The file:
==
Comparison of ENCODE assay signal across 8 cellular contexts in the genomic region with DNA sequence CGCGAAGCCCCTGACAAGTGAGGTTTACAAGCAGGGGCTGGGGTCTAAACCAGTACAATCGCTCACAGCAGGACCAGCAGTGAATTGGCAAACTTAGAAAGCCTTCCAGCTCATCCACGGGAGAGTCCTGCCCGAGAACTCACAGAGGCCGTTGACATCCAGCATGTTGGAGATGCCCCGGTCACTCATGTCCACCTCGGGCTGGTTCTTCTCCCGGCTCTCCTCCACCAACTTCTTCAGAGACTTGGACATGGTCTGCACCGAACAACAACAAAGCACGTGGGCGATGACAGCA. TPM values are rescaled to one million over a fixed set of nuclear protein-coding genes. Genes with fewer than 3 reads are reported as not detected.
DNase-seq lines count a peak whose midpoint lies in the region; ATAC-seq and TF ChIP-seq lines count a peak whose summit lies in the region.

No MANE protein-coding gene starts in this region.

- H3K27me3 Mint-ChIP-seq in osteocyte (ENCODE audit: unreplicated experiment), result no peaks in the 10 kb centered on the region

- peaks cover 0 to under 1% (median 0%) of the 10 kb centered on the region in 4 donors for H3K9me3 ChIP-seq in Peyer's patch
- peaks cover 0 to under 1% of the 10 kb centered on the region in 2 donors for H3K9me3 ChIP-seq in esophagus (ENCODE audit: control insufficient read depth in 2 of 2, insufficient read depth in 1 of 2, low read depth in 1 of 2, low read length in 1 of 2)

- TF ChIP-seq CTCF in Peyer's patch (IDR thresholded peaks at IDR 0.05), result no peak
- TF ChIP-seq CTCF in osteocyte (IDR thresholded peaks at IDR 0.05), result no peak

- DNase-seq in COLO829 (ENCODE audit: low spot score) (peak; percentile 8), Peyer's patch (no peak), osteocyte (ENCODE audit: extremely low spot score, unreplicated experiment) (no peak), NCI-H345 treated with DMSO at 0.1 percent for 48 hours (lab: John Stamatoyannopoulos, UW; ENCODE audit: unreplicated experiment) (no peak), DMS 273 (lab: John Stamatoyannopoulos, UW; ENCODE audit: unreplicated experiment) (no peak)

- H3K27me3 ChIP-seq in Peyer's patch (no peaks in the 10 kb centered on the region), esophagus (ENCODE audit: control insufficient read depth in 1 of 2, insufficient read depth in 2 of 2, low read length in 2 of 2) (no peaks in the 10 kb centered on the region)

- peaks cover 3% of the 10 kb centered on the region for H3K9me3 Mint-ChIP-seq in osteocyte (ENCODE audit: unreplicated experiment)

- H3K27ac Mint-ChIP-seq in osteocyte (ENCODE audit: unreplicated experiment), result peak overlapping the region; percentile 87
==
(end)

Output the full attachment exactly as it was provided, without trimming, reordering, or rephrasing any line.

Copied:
Comparison of ENCODE assay signal across 8 cellular contexts in the genomic region with DNA sequence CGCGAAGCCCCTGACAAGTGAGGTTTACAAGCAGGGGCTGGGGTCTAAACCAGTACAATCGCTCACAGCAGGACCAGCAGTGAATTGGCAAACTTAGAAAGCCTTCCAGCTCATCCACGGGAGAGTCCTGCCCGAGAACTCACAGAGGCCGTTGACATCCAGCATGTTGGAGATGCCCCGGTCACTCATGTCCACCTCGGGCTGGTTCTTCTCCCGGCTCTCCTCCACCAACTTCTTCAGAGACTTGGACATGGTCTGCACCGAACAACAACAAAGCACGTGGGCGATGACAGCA. TPM values are rescaled to one million over a fixed set of nuclear protein-coding genes. Genes with fewer than 3 reads are reported as not detected.
DNase-seq lines count a peak whose midpoint lies in the region; ATAC-seq and TF ChIP-seq lines count a peak whose summit lies in the region.

No MANE protein-coding gene starts in this region.

- H3K27me3 Mint-ChIP-seq in osteocyte (ENCODE audit: unreplicated experiment), result no peaks in the 10 kb centered on the region

- peaks cover 0 to under 1% (median 0%) of the 10 kb centered on the region in 4 donors for H3K9me3 ChIP-seq in Peyer's patch
- peaks cover 0 to under 1% of the 10 kb centered on the region in 2 donors for H3K9me3 ChIP-seq in esophagus (ENCODE audit: control insufficient read depth in 2 of 2, insufficient read depth in 1 of 2, low read depth in 1 of 2, low read length in 1 of 2)

- TF ChIP-seq CTCF in Peyer's patch (IDR thresholded peaks at IDR 0.05), result no peak
- TF ChIP-seq CTCF in osteocyte (IDR thresholded peaks at IDR 0.05), result no peak

- DNase-seq in COLO829 (ENCODE audit: low spot score) (peak; percentile 8), Peyer's patch (no peak), osteocyte (ENCODE audit: extremely low spot score, unreplicated experiment) (no peak), NCI-H345 treated with DMSO at 0.1 percent for 48 hours (lab: John Stamatoyannopoulos, UW; ENCODE audit: unreplicated experiment) (no peak), DMS 273 (lab: John Stamatoyannopoulos, UW; ENCODE audit: unreplicated experiment) (no peak)

- H3K27me3 ChIP-seq in Peyer's patch (no peaks in the 10 kb centered on the region), esophagus (ENCODE audit: control insufficient read depth in 1 of 2, insufficient read depth in 2 of 2, low read length in 2 of 2) (no peaks in the 10 kb centered on the region)

- peaks cover 3% of the 10 kb centered on the region for H3K9me3 Mint-ChIP-seq in osteocyte (ENCODE audit: unreplicated experiment)

- H3K27ac Mint-ChIP-seq in osteocyte (ENCODE audit: unreplicated experiment), result peak overlapping the region; percentile 87